What Are Citrates and Why You Should Drink Them
Now that every semi-pro at-home-bartender stocks bitters, tinctures and essences, it’s time to explore new cocktail seasonings.
Now that every semi-pro at-home-bartender stocks bitters, tinctures and essences, it’s time to explore new cocktail seasonings. Currently, Bittermens is toying around with citrates. The company's orange cream flavor combines a tincture (an alcoholic extract featuring just one or two flavors) with citric acid. It's a play on the techniques used by old-timey soda jerks, who added phosphoric acids to drinks for tang and tartness.
While citrates do have a trace of bitterness, they are not bitters, which are essentially tinctures made with a variety of botanicals including roots. Flavor-wise, citrates are brighter and sour with a creamy finish. Bittermens markets the product as an “orange anti–bitter” and bartenders are already getting excited about it. At Brooklyn’s Bar Below Rye, Casey Vanheel uses the orange cream citrate in the Crimson Derby, a hybrid of two classic cocktails served at the Kentucky Derby: mint juleps and whiskey sours. “The citrate gives you a sharp sourness,” Vanheel says. However, it also adds a soft mouthfeel. “For a classic whiskey sour you would use egg whites, we don’t need it for this. The citrate creates that lushness.”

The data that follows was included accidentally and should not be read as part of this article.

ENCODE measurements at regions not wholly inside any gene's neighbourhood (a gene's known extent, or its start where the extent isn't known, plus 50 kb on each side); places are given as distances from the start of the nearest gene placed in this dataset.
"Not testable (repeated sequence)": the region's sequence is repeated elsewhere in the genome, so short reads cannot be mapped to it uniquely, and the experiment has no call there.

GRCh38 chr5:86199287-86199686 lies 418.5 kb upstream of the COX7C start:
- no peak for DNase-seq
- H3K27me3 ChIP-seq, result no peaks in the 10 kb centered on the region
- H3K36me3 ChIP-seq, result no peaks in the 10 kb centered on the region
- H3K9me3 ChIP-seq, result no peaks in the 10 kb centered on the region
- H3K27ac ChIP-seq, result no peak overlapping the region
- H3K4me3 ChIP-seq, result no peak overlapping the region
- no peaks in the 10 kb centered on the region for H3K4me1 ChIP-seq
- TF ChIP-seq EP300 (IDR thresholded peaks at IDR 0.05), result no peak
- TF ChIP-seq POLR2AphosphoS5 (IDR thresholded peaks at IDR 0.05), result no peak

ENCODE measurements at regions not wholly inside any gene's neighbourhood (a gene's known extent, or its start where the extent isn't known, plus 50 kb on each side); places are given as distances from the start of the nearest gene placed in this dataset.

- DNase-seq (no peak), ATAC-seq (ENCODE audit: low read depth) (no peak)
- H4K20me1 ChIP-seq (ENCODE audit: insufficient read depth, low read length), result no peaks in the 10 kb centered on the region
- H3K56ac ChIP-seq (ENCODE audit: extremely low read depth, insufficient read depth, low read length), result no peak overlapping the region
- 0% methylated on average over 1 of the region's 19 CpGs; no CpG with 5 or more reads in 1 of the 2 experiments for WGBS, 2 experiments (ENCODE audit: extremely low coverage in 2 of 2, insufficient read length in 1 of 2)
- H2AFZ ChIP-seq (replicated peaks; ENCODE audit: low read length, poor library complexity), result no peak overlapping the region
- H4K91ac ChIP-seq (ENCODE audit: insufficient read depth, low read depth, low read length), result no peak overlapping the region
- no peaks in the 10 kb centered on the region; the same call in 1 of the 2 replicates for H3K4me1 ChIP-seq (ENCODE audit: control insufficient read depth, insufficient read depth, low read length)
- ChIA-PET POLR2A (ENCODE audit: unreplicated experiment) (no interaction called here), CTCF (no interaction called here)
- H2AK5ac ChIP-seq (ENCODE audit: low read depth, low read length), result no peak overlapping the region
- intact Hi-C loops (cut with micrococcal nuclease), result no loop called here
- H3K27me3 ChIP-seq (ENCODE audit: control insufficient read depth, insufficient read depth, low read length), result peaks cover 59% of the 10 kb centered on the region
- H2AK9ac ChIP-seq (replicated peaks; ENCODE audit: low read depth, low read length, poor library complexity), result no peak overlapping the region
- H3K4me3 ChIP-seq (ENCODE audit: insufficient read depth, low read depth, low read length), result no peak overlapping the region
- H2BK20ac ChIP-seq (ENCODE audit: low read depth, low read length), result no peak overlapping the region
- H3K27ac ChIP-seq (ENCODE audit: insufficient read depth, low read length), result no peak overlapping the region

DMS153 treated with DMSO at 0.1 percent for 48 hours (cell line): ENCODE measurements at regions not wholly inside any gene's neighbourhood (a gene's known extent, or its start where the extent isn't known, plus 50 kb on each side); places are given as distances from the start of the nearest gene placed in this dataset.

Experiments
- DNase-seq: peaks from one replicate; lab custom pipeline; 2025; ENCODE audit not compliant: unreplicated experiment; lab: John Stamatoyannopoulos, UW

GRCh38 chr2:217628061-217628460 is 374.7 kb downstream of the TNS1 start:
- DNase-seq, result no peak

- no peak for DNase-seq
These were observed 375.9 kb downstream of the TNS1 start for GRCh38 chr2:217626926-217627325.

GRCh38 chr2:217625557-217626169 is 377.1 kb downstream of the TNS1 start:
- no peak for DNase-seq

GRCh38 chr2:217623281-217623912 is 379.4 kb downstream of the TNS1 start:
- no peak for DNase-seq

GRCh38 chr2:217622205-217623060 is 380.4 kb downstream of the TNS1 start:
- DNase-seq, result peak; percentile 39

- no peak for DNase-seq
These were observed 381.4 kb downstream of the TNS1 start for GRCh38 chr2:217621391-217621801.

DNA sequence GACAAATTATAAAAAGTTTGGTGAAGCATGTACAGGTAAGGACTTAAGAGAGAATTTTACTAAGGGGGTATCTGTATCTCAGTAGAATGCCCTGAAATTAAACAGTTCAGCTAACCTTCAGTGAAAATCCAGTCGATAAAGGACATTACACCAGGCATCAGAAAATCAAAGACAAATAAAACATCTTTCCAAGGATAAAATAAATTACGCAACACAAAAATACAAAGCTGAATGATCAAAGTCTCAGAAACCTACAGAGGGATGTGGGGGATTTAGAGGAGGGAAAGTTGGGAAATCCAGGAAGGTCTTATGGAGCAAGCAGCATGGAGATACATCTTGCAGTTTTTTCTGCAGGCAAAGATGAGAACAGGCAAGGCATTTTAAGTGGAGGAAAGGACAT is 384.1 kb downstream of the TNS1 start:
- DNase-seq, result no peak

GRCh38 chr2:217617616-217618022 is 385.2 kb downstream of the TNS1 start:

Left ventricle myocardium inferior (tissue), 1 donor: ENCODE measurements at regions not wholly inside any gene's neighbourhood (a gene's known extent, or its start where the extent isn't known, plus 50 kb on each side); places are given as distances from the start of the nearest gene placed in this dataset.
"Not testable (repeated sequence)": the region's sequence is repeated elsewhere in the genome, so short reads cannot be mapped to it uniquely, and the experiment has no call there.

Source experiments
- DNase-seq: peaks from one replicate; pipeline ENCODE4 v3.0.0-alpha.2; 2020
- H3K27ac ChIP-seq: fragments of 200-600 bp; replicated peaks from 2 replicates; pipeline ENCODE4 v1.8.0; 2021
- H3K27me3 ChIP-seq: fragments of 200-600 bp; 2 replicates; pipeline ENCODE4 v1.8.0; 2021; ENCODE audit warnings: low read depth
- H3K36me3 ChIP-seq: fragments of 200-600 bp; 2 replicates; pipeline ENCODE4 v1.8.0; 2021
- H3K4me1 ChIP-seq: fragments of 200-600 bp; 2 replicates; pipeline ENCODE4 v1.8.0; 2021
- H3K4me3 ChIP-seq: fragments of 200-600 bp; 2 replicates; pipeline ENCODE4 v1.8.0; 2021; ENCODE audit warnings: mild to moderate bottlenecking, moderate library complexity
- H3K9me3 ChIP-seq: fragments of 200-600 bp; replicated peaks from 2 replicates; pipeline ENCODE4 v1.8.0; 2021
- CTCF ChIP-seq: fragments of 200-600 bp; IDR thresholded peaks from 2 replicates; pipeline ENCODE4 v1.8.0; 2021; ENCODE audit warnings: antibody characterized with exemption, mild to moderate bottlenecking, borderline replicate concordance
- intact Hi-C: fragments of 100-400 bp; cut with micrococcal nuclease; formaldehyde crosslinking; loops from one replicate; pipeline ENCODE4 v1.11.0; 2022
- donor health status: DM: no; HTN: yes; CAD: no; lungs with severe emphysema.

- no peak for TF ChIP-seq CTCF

To make the Crimson Derby, Vanheel shakes Buffalo Trace bourbon with fresh-squeezed lemon juice, house made grenadine, ten tiny drops of the potent orange citrate and four or five fresh mint lives. “For a traditional mint julep you would muddle the mint,” Vanheel explains. “But if you over-muddle it gets very bitter. ” Instead, they shake the mint with the other ingredients. He double-strains the cocktail into a coupe and garnishes it with a slapped mint leaf.